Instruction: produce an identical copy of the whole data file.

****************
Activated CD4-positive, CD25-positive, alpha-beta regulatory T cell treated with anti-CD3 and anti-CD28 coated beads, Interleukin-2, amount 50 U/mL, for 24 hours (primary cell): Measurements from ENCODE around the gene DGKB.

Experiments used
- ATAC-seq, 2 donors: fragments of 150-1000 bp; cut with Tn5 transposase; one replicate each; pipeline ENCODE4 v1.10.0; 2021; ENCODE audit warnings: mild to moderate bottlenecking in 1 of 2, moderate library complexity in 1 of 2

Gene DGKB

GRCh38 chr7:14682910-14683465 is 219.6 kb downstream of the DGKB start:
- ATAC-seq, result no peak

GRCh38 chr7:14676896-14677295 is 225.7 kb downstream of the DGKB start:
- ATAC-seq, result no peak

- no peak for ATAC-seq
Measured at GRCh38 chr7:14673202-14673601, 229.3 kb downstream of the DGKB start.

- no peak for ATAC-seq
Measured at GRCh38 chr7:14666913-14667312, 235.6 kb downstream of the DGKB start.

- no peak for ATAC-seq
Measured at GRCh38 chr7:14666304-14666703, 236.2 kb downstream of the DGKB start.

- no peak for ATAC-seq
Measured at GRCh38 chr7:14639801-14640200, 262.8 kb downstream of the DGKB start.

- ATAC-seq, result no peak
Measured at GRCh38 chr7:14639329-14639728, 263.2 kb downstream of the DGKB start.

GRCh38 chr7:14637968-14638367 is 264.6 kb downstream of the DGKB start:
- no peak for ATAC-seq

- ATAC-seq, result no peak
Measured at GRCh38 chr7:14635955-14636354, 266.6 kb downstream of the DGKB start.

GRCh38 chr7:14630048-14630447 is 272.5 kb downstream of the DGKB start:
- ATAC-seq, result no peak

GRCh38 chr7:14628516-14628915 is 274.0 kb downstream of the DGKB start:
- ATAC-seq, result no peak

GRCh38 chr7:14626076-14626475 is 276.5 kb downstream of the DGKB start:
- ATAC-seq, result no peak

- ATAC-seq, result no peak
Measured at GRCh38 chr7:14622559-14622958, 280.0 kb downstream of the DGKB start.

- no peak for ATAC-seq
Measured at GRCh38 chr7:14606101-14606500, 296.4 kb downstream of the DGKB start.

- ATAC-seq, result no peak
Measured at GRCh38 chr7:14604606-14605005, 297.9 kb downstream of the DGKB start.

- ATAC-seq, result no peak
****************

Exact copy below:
Activated CD4-positive, CD25-positive, alpha-beta regulatory T cell treated with anti-CD3 and anti-CD28 coated beads, Interleukin-2, amount 50 U/mL, for 24 hours (primary cell): Measurements from ENCODE around the gene DGKB.

Experiments used
- ATAC-seq, 2 donors: fragments of 150-1000 bp; cut with Tn5 transposase; one replicate each; pipeline ENCODE4 v1.10.0; 2021; ENCODE audit warnings: mild to moderate bottlenecking in 1 of 2, moderate library complexity in 1 of 2

Gene DGKB

GRCh38 chr7:14682910-14683465 is 219.6 kb downstream of the DGKB start:
- ATAC-seq, result no peak

GRCh38 chr7:14676896-14677295 is 225.7 kb downstream of the DGKB start:
- ATAC-seq, result no peak

- no peak for ATAC-seq
Measured at GRCh38 chr7:14673202-14673601, 229.3 kb downstream of the DGKB start.

- no peak for ATAC-seq
Measured at GRCh38 chr7:14666913-14667312, 235.6 kb downstream of the DGKB start.

- no peak for ATAC-seq
Measured at GRCh38 chr7:14666304-14666703, 236.2 kb downstream of the DGKB start.

- no peak for ATAC-seq
Measured at GRCh38 chr7:14639801-14640200, 262.8 kb downstream of the DGKB start.

- ATAC-seq, result no peak
Measured at GRCh38 chr7:14639329-14639728, 263.2 kb downstream of the DGKB start.

GRCh38 chr7:14637968-14638367 is 264.6 kb downstream of the DGKB start:
- no peak for ATAC-seq

- ATAC-seq, result no peak
Measured at GRCh38 chr7:14635955-14636354, 266.6 kb downstream of the DGKB start.

GRCh38 chr7:14630048-14630447 is 272.5 kb downstream of the DGKB start:
- ATAC-seq, result no peak

GRCh38 chr7:14628516-14628915 is 274.0 kb downstream of the DGKB start:
- ATAC-seq, result no peak

GRCh38 chr7:14626076-14626475 is 276.5 kb downstream of the DGKB start:
- ATAC-seq, result no peak

- ATAC-seq, result no peak
Measured at GRCh38 chr7:14622559-14622958, 280.0 kb downstream of the DGKB start.

- no peak for ATAC-seq
Measured at GRCh38 chr7:14606101-14606500, 296.4 kb downstream of the DGKB start.

- ATAC-seq, result no peak
Measured at GRCh38 chr7:14604606-14605005, 297.9 kb downstream of the DGKB start.

- ATAC-seq, result no peak